A young man with a narrow and a wide QRS tachycardia

      Figure 1 shows electrocardiograms (ECGs) of a 22-year-old man with a history of palpitations. He was known at the emergency department because of a 2-year history of occasional episodes of a rapid heart rhythm. The ECGs recorded at those times, one shown in Figure 1B, always revealed a narrow QRS tachycardia with alternating R-R intervals of 280 and 320 ms. Each QRS complex is followed by a P wave. Those tachycardias were terminated by intravenous adenosine. The sinus rhythm ECG outside tachycardia is shown in Figure 1A. He refused an electrophysiology study. However, one evening friends brought him to the hospital with the tachycardia shown in Figure 1C. That episode occurred during a tennis match on a very hot summer day.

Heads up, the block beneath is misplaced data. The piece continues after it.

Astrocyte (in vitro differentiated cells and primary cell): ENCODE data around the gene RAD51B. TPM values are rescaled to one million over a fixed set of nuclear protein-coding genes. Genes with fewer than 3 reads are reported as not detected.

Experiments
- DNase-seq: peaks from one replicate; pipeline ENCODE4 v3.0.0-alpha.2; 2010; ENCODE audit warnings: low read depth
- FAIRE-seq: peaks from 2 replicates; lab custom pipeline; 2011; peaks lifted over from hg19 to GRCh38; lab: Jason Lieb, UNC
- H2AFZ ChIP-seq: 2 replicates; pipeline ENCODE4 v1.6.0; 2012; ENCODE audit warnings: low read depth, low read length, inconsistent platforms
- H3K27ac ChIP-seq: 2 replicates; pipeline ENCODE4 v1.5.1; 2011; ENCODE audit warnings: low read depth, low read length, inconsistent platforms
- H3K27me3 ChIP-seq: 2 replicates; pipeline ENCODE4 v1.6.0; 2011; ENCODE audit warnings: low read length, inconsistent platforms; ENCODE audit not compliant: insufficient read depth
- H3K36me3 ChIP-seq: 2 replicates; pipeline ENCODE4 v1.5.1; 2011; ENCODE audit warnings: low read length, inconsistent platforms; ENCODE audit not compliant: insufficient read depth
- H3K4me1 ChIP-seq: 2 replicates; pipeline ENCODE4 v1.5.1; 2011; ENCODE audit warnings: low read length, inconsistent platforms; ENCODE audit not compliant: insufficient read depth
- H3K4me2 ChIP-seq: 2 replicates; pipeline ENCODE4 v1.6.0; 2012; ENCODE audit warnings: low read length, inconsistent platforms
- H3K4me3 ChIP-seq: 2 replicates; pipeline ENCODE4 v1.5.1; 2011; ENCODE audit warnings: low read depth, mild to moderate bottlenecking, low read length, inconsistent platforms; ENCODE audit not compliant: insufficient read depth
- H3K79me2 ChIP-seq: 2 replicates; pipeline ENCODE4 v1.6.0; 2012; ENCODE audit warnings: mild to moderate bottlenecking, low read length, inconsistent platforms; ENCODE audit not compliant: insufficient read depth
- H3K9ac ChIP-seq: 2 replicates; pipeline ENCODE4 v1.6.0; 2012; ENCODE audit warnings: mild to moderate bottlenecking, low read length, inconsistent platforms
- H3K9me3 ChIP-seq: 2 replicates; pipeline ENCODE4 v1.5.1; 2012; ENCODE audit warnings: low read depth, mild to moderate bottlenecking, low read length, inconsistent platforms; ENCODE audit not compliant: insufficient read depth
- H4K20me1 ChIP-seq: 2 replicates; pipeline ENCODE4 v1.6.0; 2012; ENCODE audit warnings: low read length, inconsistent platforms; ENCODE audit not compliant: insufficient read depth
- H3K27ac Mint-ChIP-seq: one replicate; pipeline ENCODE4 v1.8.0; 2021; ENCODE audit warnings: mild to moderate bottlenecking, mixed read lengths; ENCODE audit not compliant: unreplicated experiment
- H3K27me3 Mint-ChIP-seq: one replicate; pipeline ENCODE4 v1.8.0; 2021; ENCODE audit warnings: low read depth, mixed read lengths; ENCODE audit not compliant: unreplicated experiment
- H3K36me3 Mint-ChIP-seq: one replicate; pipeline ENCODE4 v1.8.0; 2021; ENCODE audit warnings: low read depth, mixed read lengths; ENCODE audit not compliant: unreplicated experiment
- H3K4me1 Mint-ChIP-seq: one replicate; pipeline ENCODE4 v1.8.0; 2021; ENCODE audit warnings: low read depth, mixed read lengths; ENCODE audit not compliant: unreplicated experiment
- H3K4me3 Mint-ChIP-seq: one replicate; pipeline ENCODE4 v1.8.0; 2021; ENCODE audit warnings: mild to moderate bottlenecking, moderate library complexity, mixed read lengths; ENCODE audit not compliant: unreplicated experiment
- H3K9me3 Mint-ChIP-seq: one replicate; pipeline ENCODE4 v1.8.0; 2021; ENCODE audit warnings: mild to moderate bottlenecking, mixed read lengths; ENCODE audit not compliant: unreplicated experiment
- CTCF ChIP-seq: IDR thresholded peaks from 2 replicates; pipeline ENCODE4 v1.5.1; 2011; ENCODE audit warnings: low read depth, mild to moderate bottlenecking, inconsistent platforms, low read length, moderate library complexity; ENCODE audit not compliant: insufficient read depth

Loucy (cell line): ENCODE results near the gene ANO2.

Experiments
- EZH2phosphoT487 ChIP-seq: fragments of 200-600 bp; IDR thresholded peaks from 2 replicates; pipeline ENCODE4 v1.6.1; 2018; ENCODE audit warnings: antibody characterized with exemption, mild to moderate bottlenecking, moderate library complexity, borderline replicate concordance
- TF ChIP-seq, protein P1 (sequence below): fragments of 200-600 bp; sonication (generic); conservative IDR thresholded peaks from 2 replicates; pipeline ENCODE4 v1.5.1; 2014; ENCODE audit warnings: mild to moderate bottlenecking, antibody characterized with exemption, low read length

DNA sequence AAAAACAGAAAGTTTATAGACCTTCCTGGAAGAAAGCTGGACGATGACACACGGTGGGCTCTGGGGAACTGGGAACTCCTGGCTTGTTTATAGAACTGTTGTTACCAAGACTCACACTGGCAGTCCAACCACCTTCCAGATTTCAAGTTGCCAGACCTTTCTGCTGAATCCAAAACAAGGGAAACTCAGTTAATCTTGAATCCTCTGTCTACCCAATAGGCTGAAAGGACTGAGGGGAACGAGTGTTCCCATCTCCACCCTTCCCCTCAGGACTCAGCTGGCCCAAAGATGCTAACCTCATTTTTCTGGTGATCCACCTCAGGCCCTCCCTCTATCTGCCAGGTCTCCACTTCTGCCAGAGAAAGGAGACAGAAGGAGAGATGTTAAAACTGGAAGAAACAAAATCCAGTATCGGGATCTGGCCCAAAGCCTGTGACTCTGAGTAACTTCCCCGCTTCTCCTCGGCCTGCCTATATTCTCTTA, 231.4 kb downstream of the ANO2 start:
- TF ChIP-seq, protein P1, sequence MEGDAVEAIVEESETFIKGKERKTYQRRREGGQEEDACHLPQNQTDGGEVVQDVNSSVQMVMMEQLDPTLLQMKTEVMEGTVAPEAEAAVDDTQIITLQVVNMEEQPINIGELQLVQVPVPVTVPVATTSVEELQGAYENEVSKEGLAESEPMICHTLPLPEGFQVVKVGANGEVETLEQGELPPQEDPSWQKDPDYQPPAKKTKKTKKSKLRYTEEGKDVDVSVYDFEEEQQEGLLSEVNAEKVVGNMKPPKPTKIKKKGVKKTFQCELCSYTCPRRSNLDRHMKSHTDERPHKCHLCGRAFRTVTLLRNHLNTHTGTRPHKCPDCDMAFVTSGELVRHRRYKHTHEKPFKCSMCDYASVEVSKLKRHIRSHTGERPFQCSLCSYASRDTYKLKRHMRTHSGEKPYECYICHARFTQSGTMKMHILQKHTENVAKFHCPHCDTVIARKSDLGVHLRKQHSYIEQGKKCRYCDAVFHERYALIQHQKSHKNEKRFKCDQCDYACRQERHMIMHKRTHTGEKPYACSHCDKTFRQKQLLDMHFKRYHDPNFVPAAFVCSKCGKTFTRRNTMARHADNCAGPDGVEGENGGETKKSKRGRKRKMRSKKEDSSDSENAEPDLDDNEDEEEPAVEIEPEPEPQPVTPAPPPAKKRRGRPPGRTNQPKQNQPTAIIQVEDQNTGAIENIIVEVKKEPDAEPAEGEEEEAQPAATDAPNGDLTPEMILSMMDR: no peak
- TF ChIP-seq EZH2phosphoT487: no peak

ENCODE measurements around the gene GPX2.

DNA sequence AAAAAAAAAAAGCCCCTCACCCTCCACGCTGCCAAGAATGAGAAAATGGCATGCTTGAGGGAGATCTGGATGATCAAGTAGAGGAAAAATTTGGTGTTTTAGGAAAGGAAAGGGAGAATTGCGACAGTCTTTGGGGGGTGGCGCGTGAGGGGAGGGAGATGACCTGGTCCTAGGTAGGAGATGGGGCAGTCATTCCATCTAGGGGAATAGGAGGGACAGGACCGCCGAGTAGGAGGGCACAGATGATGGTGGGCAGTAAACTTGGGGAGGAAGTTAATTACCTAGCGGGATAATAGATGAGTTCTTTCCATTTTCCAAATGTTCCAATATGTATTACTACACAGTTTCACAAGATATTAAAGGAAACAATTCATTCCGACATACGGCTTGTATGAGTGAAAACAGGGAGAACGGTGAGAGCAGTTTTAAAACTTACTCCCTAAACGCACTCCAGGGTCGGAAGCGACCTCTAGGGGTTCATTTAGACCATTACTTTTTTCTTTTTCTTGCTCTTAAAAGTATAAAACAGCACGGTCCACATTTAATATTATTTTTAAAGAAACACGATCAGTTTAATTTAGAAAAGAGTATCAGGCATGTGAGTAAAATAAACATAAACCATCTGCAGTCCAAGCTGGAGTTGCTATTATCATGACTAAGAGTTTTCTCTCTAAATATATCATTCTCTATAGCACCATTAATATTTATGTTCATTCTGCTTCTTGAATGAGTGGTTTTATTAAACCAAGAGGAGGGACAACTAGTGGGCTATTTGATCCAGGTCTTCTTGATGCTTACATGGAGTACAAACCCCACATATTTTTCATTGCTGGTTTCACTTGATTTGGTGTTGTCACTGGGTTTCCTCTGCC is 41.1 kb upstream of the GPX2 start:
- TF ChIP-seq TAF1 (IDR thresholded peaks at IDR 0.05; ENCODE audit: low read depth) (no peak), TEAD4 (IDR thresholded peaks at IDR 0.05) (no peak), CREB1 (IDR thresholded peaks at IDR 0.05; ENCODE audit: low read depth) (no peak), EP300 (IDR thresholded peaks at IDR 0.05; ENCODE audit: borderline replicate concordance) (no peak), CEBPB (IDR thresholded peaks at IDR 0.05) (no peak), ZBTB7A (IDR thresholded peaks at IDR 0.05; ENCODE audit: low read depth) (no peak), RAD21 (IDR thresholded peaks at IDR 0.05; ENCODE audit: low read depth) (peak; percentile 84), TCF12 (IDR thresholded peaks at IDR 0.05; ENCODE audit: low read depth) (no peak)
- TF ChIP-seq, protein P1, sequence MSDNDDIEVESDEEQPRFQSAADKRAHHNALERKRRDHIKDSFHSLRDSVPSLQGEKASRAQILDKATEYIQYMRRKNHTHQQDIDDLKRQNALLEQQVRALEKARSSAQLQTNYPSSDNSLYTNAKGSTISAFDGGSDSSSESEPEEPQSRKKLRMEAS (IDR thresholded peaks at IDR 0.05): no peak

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      Figure 1Twelve-lead electrocardiograms during (A)sinus rhythm, (B) a narrow QRS tachycardia, and (C) a wide QRS tachycardia.
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